By David Shaheed
Discussions of race and racial profiling in America sparked by the deaths of Michael Brown in Ferguson, Missouri, and Eric Garner in Staten Island, New York, have opened old wounds and reminded us of divisions which still persist. As an African American, these deaths are tragic, but sadly not surprising. What is surprising is the realization by my white brothers and sisters that black life in America can differ so significantly from their own experiences. It is hard to reconcile the senseless deaths of these two men when we have a black president in the White House and Jay Z and Beyoncé trending on social media.
In contrast to the vile racial climate that existed in America after the Civil War and throughout the Jim Crow period — when racial segregation and oppression was sanctioned by law — what may be at the heart of today’s problems is a certain cultural blindness fueled by distorted media stereotypes. Many white police officers are limited in their familiarity with black life. However, the media feeds us images of rap artists with anti-social rhetoric; multi-millionaire black athletes with rippling muscles; and a litany of crimes attributed to gang members from the hard streets of urban landscapes. The common black laborer — working two jobs and trying to create a decent environment to raise a family — receives little attention in a world looking for the latest sensation. So when a white police officer is placed in a stressful situation involving a man to whom he is culturally blind, emotions and maybe subconscious bias take over. And in the split second decisions often required by law enforcement, tragic mistakes are made.
Undoubtedly, it can be difficult for white Americans to recognize how white privilege insulates them from what is common in the black experience. An analogy using the board game Monopoly may help. The goal in Monopoly is to buy and trade as many properties as possible; develop them; and collect rent from other players, until all but one is driven into bankruptcy. But imagine a Monopoly where one group of players must abide by special rules: 1) they can hardly ever own Park Avenue or Boardwalk — the two most prized properties in the game, 2) if they land on the Chance space, they have to pick from a deck that has more Go to Jail cards; and 3) if they happen to land on the Go to Jail space, they have to stay in jail twice as long as the other players. Under those circumstances, the players with the “special rules” would see the game as unfair and almost impossible to win. Those without the special rules may be completely unaware of their privilege and advantage in the game.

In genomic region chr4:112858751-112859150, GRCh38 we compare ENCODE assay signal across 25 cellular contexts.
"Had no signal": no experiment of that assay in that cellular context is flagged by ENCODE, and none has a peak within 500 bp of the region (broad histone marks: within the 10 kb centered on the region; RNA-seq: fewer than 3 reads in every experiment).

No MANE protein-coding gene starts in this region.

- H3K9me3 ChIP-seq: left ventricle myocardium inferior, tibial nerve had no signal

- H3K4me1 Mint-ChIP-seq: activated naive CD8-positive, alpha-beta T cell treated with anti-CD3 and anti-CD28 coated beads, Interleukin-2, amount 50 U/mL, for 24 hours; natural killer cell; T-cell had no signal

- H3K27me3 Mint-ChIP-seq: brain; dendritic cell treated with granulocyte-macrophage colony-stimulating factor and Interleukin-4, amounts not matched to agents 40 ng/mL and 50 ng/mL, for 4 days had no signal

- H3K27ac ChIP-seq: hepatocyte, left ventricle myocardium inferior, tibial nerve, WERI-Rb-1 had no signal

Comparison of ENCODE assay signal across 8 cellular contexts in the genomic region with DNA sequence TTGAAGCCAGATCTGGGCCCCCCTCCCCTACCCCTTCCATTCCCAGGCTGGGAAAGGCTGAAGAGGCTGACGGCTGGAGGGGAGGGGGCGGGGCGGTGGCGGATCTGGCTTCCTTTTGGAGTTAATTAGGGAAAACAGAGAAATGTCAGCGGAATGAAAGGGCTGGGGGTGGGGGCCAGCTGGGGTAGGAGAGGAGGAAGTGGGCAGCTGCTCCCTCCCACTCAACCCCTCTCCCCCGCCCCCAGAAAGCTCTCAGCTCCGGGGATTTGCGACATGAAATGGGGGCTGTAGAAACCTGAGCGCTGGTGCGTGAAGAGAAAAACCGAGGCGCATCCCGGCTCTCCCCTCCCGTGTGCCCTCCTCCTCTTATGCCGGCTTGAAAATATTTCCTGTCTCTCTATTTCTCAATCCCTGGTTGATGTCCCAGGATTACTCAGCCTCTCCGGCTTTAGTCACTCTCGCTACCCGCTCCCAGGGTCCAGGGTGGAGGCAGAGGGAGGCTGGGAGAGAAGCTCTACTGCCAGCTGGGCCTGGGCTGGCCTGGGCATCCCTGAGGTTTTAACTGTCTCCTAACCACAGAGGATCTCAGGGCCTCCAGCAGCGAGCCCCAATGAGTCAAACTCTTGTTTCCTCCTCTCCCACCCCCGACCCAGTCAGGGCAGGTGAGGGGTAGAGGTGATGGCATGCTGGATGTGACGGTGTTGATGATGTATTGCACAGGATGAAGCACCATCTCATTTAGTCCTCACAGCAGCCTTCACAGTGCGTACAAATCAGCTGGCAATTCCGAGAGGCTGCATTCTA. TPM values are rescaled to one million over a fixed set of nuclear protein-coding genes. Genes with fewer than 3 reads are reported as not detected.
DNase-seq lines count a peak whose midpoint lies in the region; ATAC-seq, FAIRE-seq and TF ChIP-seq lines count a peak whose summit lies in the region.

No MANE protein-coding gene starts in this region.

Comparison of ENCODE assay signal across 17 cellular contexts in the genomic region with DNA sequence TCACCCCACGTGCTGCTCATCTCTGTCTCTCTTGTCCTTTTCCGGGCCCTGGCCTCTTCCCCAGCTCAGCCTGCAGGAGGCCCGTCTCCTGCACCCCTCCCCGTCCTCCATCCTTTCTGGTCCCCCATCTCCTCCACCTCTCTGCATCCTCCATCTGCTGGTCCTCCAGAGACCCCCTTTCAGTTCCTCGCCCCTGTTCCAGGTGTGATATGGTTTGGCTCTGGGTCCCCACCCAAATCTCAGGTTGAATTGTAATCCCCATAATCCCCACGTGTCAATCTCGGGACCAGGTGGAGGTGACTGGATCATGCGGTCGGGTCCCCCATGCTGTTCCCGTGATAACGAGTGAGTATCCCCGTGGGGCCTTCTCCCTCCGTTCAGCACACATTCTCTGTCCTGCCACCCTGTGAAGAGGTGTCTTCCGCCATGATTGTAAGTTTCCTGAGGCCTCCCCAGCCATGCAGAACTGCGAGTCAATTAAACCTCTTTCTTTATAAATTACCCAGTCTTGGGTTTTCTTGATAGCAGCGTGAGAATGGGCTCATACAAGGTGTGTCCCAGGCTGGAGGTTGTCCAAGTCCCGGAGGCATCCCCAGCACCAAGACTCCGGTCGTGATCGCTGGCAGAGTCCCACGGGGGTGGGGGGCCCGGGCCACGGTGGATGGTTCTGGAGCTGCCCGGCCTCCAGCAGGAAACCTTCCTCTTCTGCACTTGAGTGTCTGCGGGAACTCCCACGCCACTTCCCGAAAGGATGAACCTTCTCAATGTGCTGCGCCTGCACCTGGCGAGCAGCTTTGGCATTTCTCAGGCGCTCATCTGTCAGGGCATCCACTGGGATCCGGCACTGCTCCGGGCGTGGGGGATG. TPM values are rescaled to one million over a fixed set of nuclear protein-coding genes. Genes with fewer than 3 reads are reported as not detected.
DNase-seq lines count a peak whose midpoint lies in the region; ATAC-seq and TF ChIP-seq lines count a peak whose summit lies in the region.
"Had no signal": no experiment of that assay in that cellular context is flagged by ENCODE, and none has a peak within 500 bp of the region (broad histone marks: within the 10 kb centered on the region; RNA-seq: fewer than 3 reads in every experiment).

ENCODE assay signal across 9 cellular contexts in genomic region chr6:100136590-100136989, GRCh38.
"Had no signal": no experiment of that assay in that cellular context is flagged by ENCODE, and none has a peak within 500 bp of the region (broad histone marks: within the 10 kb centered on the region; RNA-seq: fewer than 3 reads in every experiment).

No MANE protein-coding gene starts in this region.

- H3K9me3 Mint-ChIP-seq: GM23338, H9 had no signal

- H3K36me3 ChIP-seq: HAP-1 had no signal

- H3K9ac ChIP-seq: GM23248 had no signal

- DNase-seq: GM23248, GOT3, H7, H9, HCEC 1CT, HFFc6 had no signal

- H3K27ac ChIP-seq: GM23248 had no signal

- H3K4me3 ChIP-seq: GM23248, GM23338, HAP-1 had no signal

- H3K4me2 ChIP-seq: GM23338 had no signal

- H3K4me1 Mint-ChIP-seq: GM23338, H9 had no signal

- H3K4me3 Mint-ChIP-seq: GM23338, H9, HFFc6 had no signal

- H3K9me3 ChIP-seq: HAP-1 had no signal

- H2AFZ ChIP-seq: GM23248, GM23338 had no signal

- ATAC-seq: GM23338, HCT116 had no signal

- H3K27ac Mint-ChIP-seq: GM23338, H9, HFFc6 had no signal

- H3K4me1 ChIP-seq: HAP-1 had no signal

Data and research regarding the disparities between whites and blacks in America is prevalent. African Americans are disproportionately stopped by police. They are more likely to be arrested and get harsher sentences. African Americans in public schools are disproportionately suspended or expelled for behavior issues. Once a child is stigmatized in the educational system and falls behind, he or she is less likely to graduate from high school, which makes them prime candidates for the adult criminal justice system.
So how do we address these disparities and a history that can seem impossible to overcome? We must move beyond our differences and seek to find our common humanity. In my 30 years as a lawyer and a judge, most people I have met as a public official are cordial and well meaning. It would have been impossible for me to be elected without many white voters evaluating me on the merits without racial prejudice. I was humbled to be elected to serve in such a respected office. As a criminal judge, I also had the opportunity to observe the work of many law enforcement officers and I do not believe any of them would accept the racist label. I have great respect and admiration for police officers. They are often ignored heroes because when they perform their jobs properly, no one notices.
So what could be done to face this rift? Focolare founder Chiara Lubich says, “The world needs an invasion of love, and this depends on each one of us.” Each of us can be an instrument of healing. We must also become more familiar with others so they are no longer the stranger in our midst, but our brother, our sister and most importantly our neighbor.
We have an excellent example of this healing in the unlikely partnership of Lubich, the founder and leader of a charismatic movement in the Catholic Church, and Imam Warith Deen Mohammed, the leader of a progressive American Muslim community. Together, they demonstrated the power of love and connection to heal a modern world still suffering from long-standing religious and racial tensions.
Lubich and Mohammed encouraged their respective Christian and Muslim communities to get to know one another in a “spirit of universal brotherhood.” Getting to know each other started with sharing food, music, skits and talks of common faith experiences. Over time, trust brought them beyond the external barriers of race and religion. Through this unity of sharing, the concept of “neighbor” became real and tangible. It serves as a template for others wanting to bridge gaps, be they ethnic, religious or social — simply opening the doors in your communities and connecting to people who are different.
Judge David Shaheed has been working
on the Marion County Superior Court in Indiana since 1994.